But some diplomats see possible peril at the end of that period. At that point, many of the youths among the nearly 50 percent of the population that is under 14 years of age will be looking for jobs. According to one estimate, Mexico's current rate of unemployment is 11 to 12 percent. Its "underemployment" reaches as high as 45 percent.

Where the Mexicans seem to have an advantage over most of their Central American neighbors is in the variety and sophistication of their response to protest. In Chiapas, for example, where much of the sizable Indian population lives in poverty, they have shown that they can be both tough and accommodating.

On the one hand, when peasants took over land at one at the big estates last year, the Army was called in and opened fire. Several persons were reported to have been killed.

On the other hand, when an opposition party pushed some people to assert themselves in a squatter community on the outskirts of Tuxtla gutierrez, the PRI responded with promises to install running water for the community.

By extension, the Mexicans seem to think they can buy off some of their leftist neighbors in Central America. Mexico maintains warm ties with the ruling Sandinista directorate in Nicaragua. It also has ties with the leftist-led opposition in El Salvador. It apparently sees itself both as a friend and competitor of Cuba.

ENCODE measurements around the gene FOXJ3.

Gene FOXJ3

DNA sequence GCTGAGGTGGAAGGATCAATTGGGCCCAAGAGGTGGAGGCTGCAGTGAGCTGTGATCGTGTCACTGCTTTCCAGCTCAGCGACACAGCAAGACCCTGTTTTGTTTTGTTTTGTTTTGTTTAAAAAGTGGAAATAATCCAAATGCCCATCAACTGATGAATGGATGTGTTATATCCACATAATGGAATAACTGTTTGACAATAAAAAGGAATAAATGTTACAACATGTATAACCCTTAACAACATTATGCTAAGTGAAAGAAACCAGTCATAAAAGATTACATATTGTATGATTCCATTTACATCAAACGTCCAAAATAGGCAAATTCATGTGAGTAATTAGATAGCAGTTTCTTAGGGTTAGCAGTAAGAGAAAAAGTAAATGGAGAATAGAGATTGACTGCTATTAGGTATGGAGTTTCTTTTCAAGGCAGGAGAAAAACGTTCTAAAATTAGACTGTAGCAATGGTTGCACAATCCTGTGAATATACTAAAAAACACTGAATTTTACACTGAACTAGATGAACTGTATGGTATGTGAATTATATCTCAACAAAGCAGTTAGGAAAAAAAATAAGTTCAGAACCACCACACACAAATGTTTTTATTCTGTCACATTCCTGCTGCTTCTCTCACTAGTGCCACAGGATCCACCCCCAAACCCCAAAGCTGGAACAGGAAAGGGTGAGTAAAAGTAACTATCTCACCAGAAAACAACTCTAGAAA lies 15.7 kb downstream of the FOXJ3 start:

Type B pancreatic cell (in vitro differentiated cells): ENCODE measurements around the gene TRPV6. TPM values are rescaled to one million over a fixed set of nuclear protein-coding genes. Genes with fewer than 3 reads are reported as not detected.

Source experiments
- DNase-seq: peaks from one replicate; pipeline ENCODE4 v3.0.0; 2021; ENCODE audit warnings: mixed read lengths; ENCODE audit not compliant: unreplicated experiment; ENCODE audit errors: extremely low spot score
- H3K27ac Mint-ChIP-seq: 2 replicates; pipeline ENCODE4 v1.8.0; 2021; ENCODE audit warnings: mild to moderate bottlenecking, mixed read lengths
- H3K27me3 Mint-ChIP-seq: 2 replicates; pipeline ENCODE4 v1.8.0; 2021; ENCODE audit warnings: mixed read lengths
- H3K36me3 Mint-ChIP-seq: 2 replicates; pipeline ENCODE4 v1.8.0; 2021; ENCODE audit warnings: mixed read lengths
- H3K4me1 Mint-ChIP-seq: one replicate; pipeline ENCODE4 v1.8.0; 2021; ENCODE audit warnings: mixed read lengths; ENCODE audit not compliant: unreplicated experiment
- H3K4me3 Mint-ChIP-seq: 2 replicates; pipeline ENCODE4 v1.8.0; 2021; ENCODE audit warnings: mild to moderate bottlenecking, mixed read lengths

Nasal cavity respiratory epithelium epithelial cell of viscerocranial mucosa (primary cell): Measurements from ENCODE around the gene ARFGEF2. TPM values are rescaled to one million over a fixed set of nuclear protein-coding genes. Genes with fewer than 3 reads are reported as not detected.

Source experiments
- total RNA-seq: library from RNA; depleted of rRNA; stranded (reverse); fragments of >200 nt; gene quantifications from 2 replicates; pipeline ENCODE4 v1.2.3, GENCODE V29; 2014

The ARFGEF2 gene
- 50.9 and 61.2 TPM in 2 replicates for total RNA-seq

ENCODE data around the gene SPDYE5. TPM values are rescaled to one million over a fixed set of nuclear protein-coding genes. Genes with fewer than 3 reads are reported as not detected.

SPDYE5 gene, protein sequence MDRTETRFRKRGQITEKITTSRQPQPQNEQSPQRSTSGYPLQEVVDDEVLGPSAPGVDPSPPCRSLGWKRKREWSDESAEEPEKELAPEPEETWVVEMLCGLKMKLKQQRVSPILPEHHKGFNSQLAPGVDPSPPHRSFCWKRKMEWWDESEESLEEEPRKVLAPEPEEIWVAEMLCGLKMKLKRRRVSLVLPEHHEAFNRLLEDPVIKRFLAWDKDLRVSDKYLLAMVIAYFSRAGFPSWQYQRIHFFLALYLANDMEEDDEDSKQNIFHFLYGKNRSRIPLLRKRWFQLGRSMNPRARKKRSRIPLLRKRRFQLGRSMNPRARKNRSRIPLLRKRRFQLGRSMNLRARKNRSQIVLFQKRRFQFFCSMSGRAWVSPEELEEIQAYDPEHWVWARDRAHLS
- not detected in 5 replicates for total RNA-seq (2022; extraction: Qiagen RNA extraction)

One high-ranking PRI official told an American not long ago that now that Tomas Borge Martinez, the Nicaraguan interior minister, was wearing a Rolex watch --"Somoza's watch," was the way he put it --Mr. Borge's communist ideology mattered less than it once did.

Some US officials -- but certainly not all --think the Mexicans are deluding themselves.

Constantine Menges of the Hudson Institute, who acted as a foreign policy consultant to the Reagan administration transition team, thinks Mexico could be vulnerable to a new revolutio fed by a coalition of Marxists in Central America and communists and radical labor groups within Mexico itself. He calls Mexico the "Iran next door."

But many Mexicans are suspicious of any suggestion that their country may be on a Soviet, or Cuban, "hit list." Thanks to a history of US intervention in Mexico and elsewhere in the region, the Mexicans tend to keep more of a wary eye on the North Americans than on anyone else. Talk of Soviet intentions, in the Mexican view, could be camouflage. They think that US policy toward Mexico is dominated by a desire to gain access to Mexican oil. They do not rule out, under emergency conditions, a North American attempt to take over the oil fields.

What seems certain is that Mexico will continue to pursue independent policies abroad while maintaining the peculiar Mexican mixture of toughness and restraint at home.

"The Mexicans are a lot less democratic than they pretend to be," said a Guatemalan teacher who has been forced to flee his home country because of political repression. "But you have to admire them. They're a lot smarter about the way they repress people than our government is."